Breaking down barriers: Opening up to your mates |

We chat with Oscar, a grad of the Top Blokes program on his thoughts around masculinities, mental health and opening up to your mates.

“Prior to Top Blokes I thought being masculine was being big and strong [money and cars and all that], what you see on your ‘for you’ page. Now my view on what is masculine is being a good leader, does what they preach, is someone who is open and honest.”

“The program was the turning point. It got me interested in the topic of men’s mental health, I think it’s very interesting and something cool to learn about. Understanding masculinities and getting a deeper perspective of what it is to be a good leader and a good role model. You don’t have to be the cool kid, you don’t have to be the tough kid. You don’t have to be the strong kid for people to look up to you. It’s actually who you really are inside and how you act, it’s beyond what you are physically.”

“My mates, we check in with each other now. The mentality before was that we wouldn’t speak out about anything, we don’t care, we don’t have problems. But hearing from my mates and people I look up to and hearing their stories, it’s kind of reassuring that knowing that you’re not the only one going through something.”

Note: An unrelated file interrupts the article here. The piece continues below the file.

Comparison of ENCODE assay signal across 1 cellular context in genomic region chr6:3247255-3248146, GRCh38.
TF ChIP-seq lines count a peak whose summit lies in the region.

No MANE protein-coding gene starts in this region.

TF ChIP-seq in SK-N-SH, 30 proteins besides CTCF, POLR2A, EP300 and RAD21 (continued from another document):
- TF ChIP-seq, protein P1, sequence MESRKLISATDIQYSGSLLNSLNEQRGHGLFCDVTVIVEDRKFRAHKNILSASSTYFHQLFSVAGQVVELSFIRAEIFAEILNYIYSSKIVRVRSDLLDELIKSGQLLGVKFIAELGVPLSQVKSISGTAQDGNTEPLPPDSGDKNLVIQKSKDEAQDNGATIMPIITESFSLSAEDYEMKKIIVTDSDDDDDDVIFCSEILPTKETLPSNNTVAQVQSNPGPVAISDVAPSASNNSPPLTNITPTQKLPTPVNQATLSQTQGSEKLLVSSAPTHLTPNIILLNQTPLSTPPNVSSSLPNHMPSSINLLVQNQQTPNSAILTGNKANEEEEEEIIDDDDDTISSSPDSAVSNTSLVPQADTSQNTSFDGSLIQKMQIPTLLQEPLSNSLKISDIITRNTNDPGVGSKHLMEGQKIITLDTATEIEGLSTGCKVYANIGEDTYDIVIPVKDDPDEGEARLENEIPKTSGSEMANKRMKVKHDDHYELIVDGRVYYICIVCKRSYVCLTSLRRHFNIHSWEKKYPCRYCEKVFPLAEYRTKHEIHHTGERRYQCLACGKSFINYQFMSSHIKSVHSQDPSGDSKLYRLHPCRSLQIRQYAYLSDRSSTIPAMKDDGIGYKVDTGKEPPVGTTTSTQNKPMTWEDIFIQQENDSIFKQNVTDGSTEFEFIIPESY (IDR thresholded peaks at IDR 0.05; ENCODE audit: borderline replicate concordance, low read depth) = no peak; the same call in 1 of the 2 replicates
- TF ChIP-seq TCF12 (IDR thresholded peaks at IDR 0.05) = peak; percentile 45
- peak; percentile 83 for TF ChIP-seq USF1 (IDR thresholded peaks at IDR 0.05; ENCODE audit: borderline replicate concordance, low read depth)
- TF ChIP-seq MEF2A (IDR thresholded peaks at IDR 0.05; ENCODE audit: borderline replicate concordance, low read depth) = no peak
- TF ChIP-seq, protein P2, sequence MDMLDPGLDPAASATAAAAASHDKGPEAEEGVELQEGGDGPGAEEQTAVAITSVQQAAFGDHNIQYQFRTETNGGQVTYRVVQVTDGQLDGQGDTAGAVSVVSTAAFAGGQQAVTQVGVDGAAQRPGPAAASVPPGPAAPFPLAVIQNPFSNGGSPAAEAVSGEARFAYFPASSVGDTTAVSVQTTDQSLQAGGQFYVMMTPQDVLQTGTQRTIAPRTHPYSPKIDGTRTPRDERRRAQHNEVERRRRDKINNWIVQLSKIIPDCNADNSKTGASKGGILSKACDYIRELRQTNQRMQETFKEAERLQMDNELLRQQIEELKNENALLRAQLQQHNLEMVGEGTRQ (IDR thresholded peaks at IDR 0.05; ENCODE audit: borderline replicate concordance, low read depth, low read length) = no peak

“The NRL and grounds dedicated to mental health and violence against women, it’s a good thing. Nicho Hynes speaks out about men’s mental health and how it is a thing. Young people like myself look up to him. It’s reassuring for us to know that even these big tough guys have stuff going on.”

“[Since the program] you have much closer relationships with your mates. Once I’ve opened up to someone – even if it’s not that serious, even if I’ve just had a shit day – it’s reassuring knowing that someone is there for you. And if something did ever get more serious, you do have someone to talk to. It’s crucial to speak out.”